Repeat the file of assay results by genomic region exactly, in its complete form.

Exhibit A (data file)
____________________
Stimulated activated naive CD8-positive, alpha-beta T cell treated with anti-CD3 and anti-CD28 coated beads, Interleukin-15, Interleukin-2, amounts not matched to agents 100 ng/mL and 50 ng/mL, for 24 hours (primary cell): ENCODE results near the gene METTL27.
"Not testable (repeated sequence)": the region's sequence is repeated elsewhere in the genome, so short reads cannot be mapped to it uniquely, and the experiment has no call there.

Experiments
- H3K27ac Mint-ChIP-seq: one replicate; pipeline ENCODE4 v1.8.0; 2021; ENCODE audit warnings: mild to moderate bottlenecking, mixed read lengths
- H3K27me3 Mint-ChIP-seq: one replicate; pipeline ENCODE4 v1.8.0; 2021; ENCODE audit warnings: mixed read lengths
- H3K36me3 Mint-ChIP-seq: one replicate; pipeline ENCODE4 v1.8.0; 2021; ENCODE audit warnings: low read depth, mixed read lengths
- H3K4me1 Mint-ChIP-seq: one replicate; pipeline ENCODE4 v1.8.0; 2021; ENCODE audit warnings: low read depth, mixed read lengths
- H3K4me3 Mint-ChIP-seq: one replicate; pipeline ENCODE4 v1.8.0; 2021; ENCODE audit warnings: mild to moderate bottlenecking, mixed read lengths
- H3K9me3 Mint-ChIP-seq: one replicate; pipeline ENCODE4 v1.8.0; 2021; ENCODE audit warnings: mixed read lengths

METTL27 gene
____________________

Stimulated activated naive CD8-positive, alpha-beta T cell treated with anti-CD3 and anti-CD28 coated beads, Interleukin-15, Interleukin-2, amounts not matched to agents 100 ng/mL and 50 ng/mL, for 24 hours (primary cell): ENCODE results near the gene METTL27.
"Not testable (repeated sequence)": the region's sequence is repeated elsewhere in the genome, so short reads cannot be mapped to it uniquely, and the experiment has no call there.

Experiments
- H3K27ac Mint-ChIP-seq: one replicate; pipeline ENCODE4 v1.8.0; 2021; ENCODE audit warnings: mild to moderate bottlenecking, mixed read lengths
- H3K27me3 Mint-ChIP-seq: one replicate; pipeline ENCODE4 v1.8.0; 2021; ENCODE audit warnings: mixed read lengths
- H3K36me3 Mint-ChIP-seq: one replicate; pipeline ENCODE4 v1.8.0; 2021; ENCODE audit warnings: low read depth, mixed read lengths
- H3K4me1 Mint-ChIP-seq: one replicate; pipeline ENCODE4 v1.8.0; 2021; ENCODE audit warnings: low read depth, mixed read lengths
- H3K4me3 Mint-ChIP-seq: one replicate; pipeline ENCODE4 v1.8.0; 2021; ENCODE audit warnings: mild to moderate bottlenecking, mixed read lengths
- H3K9me3 Mint-ChIP-seq: one replicate; pipeline ENCODE4 v1.8.0; 2021; ENCODE audit warnings: mixed read lengths

METTL27 gene